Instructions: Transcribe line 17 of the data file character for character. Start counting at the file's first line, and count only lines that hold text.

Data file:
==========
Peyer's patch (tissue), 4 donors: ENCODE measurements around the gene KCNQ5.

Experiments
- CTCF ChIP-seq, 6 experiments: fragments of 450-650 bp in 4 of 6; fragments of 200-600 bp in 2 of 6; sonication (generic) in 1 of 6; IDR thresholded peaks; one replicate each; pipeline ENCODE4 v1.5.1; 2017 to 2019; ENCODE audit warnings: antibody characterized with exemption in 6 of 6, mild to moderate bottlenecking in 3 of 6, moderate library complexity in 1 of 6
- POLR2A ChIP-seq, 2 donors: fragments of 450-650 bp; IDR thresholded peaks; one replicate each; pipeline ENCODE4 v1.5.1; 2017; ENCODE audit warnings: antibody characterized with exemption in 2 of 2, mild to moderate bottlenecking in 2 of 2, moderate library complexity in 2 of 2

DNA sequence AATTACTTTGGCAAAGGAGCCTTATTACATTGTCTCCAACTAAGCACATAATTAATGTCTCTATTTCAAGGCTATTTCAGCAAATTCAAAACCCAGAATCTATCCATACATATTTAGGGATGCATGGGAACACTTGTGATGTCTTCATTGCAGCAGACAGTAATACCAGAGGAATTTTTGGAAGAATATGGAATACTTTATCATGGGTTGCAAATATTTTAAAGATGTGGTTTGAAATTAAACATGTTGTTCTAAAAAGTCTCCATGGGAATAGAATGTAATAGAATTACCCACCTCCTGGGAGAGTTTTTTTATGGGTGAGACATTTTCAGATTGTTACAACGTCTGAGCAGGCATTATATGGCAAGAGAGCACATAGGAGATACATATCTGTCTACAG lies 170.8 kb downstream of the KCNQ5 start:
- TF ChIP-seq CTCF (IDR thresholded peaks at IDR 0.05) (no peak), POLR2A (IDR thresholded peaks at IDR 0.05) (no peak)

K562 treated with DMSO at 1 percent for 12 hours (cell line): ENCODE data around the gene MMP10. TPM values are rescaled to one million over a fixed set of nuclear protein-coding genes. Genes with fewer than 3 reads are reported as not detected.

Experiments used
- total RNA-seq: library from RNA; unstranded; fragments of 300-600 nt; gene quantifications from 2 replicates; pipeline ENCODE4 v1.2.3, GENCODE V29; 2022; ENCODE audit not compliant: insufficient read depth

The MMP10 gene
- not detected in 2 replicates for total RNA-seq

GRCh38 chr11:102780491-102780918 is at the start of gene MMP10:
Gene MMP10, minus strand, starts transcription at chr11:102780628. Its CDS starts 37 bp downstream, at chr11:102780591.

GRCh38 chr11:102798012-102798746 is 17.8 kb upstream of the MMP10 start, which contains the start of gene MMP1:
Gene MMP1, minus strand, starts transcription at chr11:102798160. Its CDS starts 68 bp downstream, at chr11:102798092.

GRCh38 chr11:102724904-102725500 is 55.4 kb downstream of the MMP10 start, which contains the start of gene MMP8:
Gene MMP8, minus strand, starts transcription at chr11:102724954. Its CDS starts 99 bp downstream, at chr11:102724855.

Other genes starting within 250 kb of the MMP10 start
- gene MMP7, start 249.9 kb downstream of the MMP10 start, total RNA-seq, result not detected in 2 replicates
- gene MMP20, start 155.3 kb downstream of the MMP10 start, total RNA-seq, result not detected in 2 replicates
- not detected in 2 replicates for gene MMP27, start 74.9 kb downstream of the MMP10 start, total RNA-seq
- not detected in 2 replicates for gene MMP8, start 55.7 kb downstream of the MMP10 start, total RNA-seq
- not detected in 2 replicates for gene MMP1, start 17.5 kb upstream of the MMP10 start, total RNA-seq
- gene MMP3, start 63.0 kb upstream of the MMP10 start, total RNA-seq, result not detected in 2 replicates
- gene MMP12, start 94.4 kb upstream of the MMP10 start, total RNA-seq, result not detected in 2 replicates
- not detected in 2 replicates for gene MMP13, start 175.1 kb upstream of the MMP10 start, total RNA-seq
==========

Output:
Gene MMP8, minus strand, starts transcription at chr11:102724954. Its CDS starts 99 bp downstream, at chr11:102724855.